Grazhir :: Harry Potter :: Crumbling Pedestal :: 07 :: More and Less

07 • More and Less

Arrival +6: Caedryn was nowhere to be found. Heru suspected the boy was down in the village enjoying the hospitality of Regan’s parents and pestering the father about his work. The moment the year had finished he had begun talking about moving down to be closer to his friends. Not, of course, he had assured Heru, that he wouldn’t miss him. Heru had taken it with fairly good grace. After all, he knew it would happen at some point. He would miss their morning walks, though.

More important was the announcement that Ethelinda had delivered up another son, which Salazar had proudly named Solonis. Heru wondered just how many Salazar was after, and if either of the boys had inherited his ability as a parselmouth. The summer rolled along sweetly with the addition of a permanent healer to the staff, though when it came time for Regan to deliver, she was attended by Rowena and Helga.

And she delivered up twin boys. As they had already discussed this beforehand, Heru was able to name both immediately as Servius and Tychon, using the names the founders had given him. After that he was swept off by the founders, leaving his wife to recover, and subjected to a great deal of tinkering.

They had decided—behind his back—that a little something more ought to be done about his scar. While Regan attended to the twins during the day, Heru sat quietly in a chair while the founders poked and prodded, going over his scar a second time. They were of the opinion that it might be used as a line back to the mind of the originator, one that Heru could access and manipulate with ease. And since it could no longer be used as a pathway into his mind, it couldn’t be used to identify him either. Unfortunately, when they were done fiddling there was no way to test their efforts, so Heru went back to spending his days with Regan and the twins, and with Caedryn when the boy was around.

The sweetness of summer turned abruptly sour near the end of August. Ethelinda, back on her feet and back to her customary visits to the village, encountered something she might not have had she left just a few minutes earlier. Or so the messenger said.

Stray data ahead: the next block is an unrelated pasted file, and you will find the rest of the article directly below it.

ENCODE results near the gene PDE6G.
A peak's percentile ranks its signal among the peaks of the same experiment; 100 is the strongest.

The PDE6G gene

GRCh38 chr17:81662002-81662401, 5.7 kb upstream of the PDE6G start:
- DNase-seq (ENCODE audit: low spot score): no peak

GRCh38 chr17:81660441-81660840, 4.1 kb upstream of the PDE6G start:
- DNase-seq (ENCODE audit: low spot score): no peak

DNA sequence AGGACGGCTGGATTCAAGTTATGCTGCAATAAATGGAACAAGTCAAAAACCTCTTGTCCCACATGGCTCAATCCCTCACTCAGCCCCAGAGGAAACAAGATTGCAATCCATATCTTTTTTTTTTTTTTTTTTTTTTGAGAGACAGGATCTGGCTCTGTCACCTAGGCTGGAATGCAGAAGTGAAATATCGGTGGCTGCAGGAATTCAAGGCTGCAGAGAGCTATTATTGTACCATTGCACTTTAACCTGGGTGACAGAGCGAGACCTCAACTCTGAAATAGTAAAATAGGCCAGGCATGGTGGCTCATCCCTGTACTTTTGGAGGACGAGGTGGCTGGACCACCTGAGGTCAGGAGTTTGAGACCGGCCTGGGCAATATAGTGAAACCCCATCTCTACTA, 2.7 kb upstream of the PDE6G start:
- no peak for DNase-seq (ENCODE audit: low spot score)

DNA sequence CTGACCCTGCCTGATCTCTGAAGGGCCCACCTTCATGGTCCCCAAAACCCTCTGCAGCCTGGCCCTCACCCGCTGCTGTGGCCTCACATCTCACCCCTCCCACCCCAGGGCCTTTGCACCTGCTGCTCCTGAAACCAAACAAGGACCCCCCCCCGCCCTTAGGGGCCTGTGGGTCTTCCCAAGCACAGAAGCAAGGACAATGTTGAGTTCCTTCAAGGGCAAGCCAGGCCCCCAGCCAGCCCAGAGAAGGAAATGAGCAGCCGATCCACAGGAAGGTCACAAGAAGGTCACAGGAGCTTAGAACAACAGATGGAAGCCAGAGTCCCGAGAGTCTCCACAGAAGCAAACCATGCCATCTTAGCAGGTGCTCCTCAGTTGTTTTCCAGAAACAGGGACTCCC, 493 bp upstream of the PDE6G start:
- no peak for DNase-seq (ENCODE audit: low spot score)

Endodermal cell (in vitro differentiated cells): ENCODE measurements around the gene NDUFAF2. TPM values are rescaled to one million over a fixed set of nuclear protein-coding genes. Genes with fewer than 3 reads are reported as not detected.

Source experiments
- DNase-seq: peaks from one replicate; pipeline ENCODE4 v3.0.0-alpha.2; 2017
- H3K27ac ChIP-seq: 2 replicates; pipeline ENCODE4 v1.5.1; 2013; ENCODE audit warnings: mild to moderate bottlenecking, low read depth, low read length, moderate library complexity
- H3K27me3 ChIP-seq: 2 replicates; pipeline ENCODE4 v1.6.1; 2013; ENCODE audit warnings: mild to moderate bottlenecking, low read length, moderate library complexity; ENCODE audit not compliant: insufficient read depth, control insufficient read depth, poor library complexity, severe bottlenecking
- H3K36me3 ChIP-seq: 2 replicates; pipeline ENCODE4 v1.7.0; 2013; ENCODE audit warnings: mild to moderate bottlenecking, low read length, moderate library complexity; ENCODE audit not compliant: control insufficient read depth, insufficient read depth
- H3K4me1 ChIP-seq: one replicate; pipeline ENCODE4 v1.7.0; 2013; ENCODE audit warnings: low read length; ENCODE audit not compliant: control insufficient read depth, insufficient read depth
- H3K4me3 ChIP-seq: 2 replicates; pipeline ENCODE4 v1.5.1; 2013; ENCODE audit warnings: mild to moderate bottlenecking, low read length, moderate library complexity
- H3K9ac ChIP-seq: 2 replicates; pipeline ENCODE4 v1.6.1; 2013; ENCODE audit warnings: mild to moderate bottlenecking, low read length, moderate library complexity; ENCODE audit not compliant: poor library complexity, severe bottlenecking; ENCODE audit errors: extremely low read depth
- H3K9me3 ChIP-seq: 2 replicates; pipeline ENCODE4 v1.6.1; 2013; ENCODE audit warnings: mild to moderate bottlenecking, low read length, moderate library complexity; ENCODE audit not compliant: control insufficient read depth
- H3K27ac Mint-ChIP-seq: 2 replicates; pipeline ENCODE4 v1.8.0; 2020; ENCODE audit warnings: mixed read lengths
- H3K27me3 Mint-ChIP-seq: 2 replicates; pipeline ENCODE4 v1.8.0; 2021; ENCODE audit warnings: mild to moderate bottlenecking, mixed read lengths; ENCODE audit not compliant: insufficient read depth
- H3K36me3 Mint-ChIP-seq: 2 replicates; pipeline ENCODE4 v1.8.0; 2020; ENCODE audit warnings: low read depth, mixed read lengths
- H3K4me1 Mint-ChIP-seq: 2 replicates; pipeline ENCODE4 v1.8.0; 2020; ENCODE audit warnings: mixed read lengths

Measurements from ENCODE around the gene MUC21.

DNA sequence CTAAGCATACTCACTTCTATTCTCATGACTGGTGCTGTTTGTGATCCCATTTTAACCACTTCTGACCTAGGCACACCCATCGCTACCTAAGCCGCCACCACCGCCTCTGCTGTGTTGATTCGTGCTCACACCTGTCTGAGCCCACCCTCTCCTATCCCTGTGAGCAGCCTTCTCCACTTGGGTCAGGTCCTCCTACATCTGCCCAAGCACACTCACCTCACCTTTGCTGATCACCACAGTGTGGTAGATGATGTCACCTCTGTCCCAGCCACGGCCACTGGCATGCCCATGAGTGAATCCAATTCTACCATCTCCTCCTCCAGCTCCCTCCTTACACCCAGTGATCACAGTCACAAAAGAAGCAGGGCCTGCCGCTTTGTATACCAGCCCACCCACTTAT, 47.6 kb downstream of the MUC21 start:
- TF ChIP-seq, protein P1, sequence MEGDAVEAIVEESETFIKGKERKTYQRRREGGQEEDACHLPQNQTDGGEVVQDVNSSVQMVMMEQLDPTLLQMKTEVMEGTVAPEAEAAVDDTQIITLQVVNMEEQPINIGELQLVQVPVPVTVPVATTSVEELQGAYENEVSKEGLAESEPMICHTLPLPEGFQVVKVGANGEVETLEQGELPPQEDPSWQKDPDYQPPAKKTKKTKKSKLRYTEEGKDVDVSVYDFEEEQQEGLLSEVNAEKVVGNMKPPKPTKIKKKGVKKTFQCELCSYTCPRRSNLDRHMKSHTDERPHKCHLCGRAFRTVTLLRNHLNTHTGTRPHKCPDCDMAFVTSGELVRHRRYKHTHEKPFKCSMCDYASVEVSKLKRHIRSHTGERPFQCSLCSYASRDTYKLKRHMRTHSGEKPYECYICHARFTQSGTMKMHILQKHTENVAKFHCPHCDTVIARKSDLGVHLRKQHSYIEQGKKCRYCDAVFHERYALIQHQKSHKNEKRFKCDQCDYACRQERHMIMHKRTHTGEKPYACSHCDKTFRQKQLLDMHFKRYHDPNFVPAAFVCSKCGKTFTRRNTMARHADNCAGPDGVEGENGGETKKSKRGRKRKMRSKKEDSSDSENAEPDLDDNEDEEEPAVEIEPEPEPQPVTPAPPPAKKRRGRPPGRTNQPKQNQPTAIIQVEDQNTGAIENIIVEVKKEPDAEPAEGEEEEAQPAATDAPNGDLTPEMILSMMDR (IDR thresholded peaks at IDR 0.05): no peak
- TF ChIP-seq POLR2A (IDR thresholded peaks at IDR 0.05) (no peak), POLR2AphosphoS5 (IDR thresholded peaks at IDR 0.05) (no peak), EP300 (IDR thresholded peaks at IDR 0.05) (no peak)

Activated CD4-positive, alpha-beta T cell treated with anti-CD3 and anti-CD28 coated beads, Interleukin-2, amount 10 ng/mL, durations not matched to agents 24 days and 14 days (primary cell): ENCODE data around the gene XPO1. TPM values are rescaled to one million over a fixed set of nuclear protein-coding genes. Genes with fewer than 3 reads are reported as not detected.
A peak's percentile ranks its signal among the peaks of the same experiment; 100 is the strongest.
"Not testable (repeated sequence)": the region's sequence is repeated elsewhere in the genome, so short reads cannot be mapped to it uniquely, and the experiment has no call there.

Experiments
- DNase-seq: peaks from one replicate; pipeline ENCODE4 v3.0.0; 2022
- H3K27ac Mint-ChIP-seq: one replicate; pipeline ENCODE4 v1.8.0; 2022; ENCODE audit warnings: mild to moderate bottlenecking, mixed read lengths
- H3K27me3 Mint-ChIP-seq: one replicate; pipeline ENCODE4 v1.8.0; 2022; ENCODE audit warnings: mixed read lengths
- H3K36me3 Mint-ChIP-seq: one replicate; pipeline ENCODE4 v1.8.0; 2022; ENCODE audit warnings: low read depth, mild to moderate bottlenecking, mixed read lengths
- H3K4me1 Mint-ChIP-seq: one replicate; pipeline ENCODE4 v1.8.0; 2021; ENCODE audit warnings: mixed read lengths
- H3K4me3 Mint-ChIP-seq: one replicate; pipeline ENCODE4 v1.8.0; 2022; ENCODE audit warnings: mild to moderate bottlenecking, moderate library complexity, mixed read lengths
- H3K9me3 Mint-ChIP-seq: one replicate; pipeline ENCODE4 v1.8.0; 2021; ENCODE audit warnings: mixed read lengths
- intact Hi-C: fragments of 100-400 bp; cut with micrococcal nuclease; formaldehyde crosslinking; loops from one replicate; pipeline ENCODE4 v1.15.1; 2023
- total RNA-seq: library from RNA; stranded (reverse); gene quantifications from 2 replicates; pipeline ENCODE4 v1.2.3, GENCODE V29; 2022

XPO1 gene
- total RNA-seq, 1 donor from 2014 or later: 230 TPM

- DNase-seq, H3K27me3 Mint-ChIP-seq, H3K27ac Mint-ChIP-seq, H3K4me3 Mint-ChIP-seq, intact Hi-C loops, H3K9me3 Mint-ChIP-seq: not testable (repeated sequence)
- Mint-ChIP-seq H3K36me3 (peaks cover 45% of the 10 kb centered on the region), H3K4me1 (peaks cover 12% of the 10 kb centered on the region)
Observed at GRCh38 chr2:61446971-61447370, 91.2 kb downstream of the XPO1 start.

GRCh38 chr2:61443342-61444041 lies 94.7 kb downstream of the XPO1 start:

Salazar pulled himself up to his full height, an imposingly grave look on his face, and started for the door. When the others made haste as though to accompany him, he cut them off with a sharp gesture and left with the messenger in tow.

The others looked to Heru, and he in turn stood and filled a bowl with water. After a minute he flatly stated, “She’s dead.”

“What in—”

“Muggles,” Heru said as he turned to face them, a severe look on his face. “I daresay, when they realized they could not storm the castle grounds, they did the next best thing and attacked the village we hold.”

The faces he looked at were a mixture of consternation, embarrassment, regret, and culpability. Heru didn’t feel much better. It had never occurred to him when the wards were placed around the castle and grounds that Hogsmeade should have been similarly protected, even knowing that it was to become the only wizarding village in the country.

“Oh my stars,” Helga breathed.

“I hate to say it, but Salazar will likely blame us,” said Godric.

“How much did you see, Heru?” asked Rowena.

“They came to the village openly, asking questions about the castle. When the villagers were less than helpful they left and came back later from the cover of trees to attack. From what I could glean of their minds in the vision, they were running on rumors again about how us wicked people were corrupting the minds of children better left on the lands of their parents or lords. Ethelinda happened to linger a little too long and was caught off guard. We all know that while she was powerful, she was hopeless in battle situations. It was her death that alerted the villagers so they could deal with them.”